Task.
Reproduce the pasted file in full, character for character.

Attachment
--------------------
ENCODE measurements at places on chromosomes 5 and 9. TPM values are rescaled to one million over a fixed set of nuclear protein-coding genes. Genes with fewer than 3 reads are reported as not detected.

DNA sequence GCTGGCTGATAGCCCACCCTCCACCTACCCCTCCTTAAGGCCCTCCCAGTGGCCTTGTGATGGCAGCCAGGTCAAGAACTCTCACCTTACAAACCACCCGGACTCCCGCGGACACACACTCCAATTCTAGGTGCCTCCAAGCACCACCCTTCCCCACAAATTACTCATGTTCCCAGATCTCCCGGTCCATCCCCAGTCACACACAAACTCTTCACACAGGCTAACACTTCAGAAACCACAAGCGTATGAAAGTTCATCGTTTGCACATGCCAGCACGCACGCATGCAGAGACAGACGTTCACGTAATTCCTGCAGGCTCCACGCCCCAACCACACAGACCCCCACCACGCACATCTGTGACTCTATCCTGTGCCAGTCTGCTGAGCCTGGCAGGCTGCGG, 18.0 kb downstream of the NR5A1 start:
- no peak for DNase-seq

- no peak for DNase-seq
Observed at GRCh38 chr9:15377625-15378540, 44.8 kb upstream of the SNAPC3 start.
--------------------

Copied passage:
ENCODE measurements at places on chromosomes 5 and 9. TPM values are rescaled to one million over a fixed set of nuclear protein-coding genes. Genes with fewer than 3 reads are reported as not detected.

DNA sequence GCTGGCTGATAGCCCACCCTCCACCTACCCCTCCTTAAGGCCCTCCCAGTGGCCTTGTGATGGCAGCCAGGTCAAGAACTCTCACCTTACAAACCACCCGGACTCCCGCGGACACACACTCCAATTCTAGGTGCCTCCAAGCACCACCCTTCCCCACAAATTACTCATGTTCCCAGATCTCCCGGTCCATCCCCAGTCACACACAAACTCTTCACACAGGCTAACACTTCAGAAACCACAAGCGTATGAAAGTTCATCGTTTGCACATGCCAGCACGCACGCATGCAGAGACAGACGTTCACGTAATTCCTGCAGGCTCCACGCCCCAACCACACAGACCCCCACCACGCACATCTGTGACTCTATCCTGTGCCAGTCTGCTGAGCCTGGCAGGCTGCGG, 18.0 kb downstream of the NR5A1 start:
- no peak for DNase-seq

- no peak for DNase-seq
Observed at GRCh38 chr9:15377625-15378540, 44.8 kb upstream of the SNAPC3 start.